In late April 2016, my good fortune led me to a meeting with Author Lynn Cullen during the Alabama Book Festival in Montgomery, Alabama. During a workshop discussion about the process of writing historical fiction she used her latest literary work, Twain’s End (Gallery Books, an imprint of Simon & Schuster).
(The link above is an affiliate link. Should you make a purchase from this link, I may earn a commission on the sale at no additional cost to you.)Twain’s End book cover for the novel written by Lynn Cullen. This is such a good book.
Since meeting Lynn, her publisher has released a paperback edition of her book as well.
Lynn’s book is a 300-page magical blend of fact and fiction. Dashes of Twain-like prose are poignant.
This book captures the sweet smell of the hydrangeas so oft preferred by the likes of Mark Twain and more so, Samuel Clemens.
As a reader, one can’t discern the difference between what happened and the matter between the lines that Lynn so carefully filled in.
Her work is like a bricklayer setting mortar and bricks.
She accomplishes this feat through the watchful eye of Clemens’ personal secretary, Isabel Lyon, as she manages the building of his famous Connecticut home, Stormfield, in Redding.
All the critical elements of storytelling are wrapped delicately in the telling of this tale of love, conflict, and self-redefinition. Lynn helps us all see, through the eyes of an omniscient narrator, the emotional and mental struggles that plagued one of America’s greatest writers–some of the same troubles we all bear even today.
There is beauty in the poetry of the writing of Lynn Cullen. Often I found myself reaching for my iPhone to pull up a word she used to paint her imaginary scenes–words that I would then write down in my personal writer’s notebook to hopefully employ once again in a tale of my choosing.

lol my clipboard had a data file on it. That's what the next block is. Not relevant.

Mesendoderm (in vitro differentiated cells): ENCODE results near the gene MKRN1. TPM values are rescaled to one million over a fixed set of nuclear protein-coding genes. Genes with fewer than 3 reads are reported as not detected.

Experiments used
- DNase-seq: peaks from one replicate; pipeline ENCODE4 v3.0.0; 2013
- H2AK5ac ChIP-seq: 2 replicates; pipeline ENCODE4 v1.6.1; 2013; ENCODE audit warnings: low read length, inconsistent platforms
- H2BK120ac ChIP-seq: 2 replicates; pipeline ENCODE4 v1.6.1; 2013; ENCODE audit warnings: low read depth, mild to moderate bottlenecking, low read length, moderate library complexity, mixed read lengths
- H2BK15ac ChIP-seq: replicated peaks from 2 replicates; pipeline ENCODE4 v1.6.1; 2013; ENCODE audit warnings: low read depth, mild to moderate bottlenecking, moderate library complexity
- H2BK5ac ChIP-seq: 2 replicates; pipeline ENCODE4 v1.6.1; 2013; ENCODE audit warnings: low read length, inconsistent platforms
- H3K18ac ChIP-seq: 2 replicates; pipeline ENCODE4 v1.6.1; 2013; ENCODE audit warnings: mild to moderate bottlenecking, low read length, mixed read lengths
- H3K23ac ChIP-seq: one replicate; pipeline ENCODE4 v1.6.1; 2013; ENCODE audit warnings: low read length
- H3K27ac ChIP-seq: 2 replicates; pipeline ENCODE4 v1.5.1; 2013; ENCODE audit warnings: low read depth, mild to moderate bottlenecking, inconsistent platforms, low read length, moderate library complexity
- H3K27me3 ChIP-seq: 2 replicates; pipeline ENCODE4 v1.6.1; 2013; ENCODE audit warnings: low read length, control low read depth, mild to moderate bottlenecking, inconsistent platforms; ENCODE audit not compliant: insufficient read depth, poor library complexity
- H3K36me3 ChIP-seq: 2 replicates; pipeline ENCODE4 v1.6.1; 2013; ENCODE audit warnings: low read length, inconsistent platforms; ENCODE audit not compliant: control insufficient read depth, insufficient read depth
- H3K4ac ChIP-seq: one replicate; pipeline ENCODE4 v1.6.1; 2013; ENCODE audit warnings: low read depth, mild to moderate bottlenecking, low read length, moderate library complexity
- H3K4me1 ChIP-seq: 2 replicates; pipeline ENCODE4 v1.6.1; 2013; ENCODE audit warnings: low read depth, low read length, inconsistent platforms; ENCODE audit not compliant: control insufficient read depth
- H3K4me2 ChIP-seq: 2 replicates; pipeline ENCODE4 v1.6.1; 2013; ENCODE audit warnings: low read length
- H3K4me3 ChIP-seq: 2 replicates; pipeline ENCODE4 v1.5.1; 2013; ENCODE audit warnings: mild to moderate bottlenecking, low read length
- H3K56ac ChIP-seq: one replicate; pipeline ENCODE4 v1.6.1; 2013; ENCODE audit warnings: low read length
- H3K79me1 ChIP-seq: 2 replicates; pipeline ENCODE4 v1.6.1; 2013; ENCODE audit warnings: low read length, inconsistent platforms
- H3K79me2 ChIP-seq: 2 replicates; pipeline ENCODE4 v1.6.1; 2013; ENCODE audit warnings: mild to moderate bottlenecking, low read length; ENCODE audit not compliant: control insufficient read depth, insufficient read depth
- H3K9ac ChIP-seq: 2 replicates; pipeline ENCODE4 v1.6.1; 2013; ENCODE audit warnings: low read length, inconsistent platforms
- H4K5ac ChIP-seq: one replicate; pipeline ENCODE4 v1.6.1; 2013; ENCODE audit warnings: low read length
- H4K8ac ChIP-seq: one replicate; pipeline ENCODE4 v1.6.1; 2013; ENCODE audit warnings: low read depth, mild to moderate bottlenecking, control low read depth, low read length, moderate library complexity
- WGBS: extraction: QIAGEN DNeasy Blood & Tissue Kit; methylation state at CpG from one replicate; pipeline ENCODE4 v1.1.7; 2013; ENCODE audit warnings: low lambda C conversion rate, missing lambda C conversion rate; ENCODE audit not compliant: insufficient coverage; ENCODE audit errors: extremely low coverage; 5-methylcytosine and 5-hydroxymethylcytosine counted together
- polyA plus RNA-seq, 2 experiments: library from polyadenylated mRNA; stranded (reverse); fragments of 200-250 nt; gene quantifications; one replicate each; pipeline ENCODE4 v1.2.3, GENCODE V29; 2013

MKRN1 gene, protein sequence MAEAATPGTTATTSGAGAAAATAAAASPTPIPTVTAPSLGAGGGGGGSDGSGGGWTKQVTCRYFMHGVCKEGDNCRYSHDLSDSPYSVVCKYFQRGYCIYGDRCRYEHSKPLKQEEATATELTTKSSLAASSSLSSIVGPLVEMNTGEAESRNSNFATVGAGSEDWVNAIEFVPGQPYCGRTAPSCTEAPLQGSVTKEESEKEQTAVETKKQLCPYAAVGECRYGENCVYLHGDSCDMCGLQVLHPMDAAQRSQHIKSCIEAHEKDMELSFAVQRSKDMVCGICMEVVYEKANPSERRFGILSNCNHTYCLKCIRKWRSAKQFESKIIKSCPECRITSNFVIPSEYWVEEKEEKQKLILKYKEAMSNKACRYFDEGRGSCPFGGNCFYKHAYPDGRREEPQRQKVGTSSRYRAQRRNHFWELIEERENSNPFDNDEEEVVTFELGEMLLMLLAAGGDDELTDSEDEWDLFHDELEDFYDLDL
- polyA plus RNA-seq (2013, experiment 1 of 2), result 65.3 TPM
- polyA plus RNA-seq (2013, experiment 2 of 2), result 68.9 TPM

For its historical value or not, Twain’s End is an enjoyable read and I strongly encourage you to pick up a copy as soon as you may.
Like all of us, Sam Clemens put on masks to create a world that was kinder and gentler than the one he knew. For the writer in me, passages where she framed the thoughts and events surrounding childhood wounds Clemens alleges, provided insight that’s value can not soon be measured.
In Chapter 30, Lynn has Hellen Keller ask the most pointed question of the work: “Don’t we all make up our own worlds?”
And therein lies the heart of the message in reading this book.
In my own writing–three as yet unpublished full-length works which you can read more about here–I have found relief from the pains of this life–ways to write (intended) wrongs out of existence; ways to heal pains of days that long since have passed me by that still hurt as much as paper slicing a finger’s flesh.
Pick up a copy of Lynn Cullen’s book, Twain’s End in hardback or paperback. You will be doing yourself a mental treat.